Some of the key technological innovations that would be useful in improving submarine operations in the littoral might include: all weather, day/night sensors that can positively identify combatants against land clutter; weapons that can defeat small, fast, shallow draft units that hug the coastlines; weapons that can defeat ASW or minelaying aircraft; better mine detection and neutralization capability; and connectivity to offboard sensors, perhaps including CEC. [ED Note: Cooperative Engagement Concept.] On this last point, our focus on readily accessible bandwidth should start to become as important as wideband (or narrowband) noise.

A second requirement calling for reexamination is attack submarine support to the battle group. A recent article in the Naval Institute Proceedings by one of our bright young SSN skippers observed that, “SSN’s no more support the CVBG than wet roads support traffic safety. No harm intended-just not a lot of help.” He went on to observe that, “no one seems to know what the submarine is supposed to do for the CVBG,” but that in order to remedy this situation the “submarine would leave behind the notion that it can only operate alone, that it is an organization defined by an aloofness … ” Perhaps this conundrum was best summarized in a recent briefing by Rear Admiral Ed Giambastiani when he posed the dichotomy for the Submarine Force, “Silent Service versus Stealthy Teammates”.

The implication of these examples is the need to at least consider a rebalancing of our technological emphases, a front of the boat versus back of the boat effort where we better match emergent needs for the Submarine Force with our current research and development programs. As the HASC panel summarized nearly a decade ago, ” … improvements in speed and depth capability, while possibly dramatic, might tum out to do less for combat effectiveness than an equal investment (dollars, space, weight) in other kinds of improvements.” This, presumably, is what the DSB will examine in its upcoming study.

Submarines cost too much. We hear this lament repeatedly in these days of constrained defense budgets. Wouldn’t it be nice if we could build a really good nuclear attack submarine for under a half billion dollars? Wouldn’t it be terrific if the 30 year life cycle cost could be reduced significantly? Now I’m sure it’s of little comfort to this audience that the same things are said about the surface Navy’s latest ships, or with some minor tinkering with the numbers of the aviators’ latest heartthrob.

I’d make a couple of observations on this phenomenon. First, it seems that up to a certain point you buy these platforms by the pound; that is, submarines, surface ships, and aircraft each seem to cost a certain amount simply because they are of a certain size. Second, we have traditionally placed performance above cost in our hierarchy of important parameters when it comes to the design and lifetime operation of these systems. Nowhere has this been more the case than for our submarines. So it appears that at some point on the displacement axis, costs continue to increase as we drive more and more capability into the boat.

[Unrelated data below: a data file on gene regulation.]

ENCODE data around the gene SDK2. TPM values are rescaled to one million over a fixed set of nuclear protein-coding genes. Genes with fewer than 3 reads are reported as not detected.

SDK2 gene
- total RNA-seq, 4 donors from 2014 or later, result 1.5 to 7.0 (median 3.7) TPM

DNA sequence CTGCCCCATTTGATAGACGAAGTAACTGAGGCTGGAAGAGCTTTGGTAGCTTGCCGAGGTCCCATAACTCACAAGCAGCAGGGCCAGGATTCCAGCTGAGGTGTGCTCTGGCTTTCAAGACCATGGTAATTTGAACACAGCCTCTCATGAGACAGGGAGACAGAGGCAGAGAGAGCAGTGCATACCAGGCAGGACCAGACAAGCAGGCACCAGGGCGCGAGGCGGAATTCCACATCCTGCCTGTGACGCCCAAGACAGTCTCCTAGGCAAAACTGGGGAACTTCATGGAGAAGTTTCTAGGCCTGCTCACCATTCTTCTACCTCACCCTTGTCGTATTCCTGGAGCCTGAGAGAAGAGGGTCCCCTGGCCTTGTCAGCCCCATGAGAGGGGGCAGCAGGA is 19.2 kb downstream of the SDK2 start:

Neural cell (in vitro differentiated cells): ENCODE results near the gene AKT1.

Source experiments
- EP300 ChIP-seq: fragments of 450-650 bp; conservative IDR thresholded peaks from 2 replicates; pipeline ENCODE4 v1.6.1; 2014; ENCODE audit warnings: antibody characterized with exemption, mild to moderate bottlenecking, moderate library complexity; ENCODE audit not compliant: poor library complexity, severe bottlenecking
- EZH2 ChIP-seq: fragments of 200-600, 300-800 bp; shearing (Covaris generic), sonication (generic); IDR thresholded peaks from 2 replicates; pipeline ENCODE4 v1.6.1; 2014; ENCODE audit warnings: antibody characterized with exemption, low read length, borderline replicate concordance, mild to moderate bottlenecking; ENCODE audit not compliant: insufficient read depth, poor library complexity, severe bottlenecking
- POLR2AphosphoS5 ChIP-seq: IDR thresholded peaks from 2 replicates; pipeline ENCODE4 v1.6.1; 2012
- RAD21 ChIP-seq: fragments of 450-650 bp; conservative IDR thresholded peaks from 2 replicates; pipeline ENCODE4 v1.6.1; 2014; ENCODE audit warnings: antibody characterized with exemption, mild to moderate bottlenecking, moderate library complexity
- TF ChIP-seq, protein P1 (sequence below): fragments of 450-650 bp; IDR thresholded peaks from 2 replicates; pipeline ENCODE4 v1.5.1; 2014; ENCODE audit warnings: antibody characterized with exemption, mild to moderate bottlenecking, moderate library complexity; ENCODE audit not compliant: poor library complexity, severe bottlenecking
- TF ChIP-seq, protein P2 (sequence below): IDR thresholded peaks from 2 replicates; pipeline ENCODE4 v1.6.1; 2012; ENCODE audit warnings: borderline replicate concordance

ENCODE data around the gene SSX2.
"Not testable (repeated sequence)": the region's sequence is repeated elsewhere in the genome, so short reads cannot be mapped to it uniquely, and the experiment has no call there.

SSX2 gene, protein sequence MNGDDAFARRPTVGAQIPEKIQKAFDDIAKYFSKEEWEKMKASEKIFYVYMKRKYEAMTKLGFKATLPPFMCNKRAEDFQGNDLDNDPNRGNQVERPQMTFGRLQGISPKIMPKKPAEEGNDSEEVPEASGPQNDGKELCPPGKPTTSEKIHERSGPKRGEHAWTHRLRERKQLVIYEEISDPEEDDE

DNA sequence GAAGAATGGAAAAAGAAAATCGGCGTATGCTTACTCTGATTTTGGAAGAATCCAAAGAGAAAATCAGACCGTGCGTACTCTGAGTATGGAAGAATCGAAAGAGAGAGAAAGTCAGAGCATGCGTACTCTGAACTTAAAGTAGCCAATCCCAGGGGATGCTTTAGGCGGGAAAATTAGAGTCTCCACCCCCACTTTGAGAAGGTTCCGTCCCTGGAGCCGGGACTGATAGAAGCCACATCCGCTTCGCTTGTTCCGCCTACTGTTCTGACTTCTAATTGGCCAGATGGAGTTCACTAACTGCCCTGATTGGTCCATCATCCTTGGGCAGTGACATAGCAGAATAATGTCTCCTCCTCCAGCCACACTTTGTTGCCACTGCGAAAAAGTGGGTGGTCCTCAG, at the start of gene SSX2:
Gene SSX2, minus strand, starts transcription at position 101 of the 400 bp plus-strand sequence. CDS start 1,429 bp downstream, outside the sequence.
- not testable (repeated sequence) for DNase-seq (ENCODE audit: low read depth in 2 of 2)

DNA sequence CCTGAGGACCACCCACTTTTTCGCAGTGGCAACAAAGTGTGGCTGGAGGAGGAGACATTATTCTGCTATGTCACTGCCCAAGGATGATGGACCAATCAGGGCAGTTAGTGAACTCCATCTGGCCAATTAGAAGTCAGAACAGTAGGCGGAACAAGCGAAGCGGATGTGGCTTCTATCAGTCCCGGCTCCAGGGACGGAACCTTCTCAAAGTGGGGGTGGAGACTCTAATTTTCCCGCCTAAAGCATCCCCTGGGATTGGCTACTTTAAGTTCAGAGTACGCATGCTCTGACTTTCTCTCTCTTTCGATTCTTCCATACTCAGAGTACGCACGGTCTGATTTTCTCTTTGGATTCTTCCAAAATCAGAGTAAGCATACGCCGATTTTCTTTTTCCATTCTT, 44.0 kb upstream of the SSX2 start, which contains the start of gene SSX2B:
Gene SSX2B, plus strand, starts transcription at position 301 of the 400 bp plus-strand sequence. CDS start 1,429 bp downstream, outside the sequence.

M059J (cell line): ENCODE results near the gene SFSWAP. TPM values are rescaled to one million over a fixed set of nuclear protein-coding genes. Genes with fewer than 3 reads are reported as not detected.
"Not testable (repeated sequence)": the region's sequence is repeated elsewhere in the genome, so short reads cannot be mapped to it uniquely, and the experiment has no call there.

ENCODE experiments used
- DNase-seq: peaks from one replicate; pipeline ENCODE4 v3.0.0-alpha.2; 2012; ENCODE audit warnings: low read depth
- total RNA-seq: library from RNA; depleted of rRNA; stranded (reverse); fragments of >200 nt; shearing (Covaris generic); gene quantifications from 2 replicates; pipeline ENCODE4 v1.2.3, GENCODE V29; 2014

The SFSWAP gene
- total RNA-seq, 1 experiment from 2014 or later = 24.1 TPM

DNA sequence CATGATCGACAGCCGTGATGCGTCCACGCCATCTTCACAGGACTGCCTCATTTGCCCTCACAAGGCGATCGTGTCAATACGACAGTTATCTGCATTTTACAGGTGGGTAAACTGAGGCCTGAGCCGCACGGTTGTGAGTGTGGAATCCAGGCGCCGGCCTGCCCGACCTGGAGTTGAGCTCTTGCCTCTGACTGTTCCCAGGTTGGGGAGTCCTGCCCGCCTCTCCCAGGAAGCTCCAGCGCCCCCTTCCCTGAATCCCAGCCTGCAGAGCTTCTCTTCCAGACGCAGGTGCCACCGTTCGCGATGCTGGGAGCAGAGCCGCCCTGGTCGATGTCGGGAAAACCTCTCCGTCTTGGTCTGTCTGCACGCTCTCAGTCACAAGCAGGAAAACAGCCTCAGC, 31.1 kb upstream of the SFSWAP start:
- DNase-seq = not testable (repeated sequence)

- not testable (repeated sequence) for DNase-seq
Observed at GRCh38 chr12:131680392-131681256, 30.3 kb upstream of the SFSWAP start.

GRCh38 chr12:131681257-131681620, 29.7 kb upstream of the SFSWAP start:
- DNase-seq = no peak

Some have suggested that better sensors, both organic to the submarine and those readily accessible from offboard, can lead us down a path to smaller ships. Increased detection range, they offer, can reduce the need for speed, thereby reducing power plant size, and ultimately, the overall size of the ship. While I’m not an expert on naval architecture, it seems that there’s an inherent logic in this argument; I’m just not sure how far we can push it.

Others have suggested moving to single-mission or less capable submarines as a way out of the cost problem. They surmise that less capable means, among other things, smaller; thereby reducing overall costs. Again, the logic is interesting, but I suppose that ensuring that you have the right numbers of the right kinds of submarines in the right places at the right times could be a bit of an operational problem.

Once again, technology needs to be part of the solution to this problem. Unfortunately, in times of tight budgets and large, ongoing construction efforts we tend to give technology investments short shrift. This is shortsighted at best and dangerous at worst. Perhaps such technology investments would be better perceived if they had a somewhat different focus. That is, rather than focusing solely on performance as we have largely done in the past, we need to consider simultaneously ways of using our technology to reduce both the acquisition and life cycles costs of future submarines.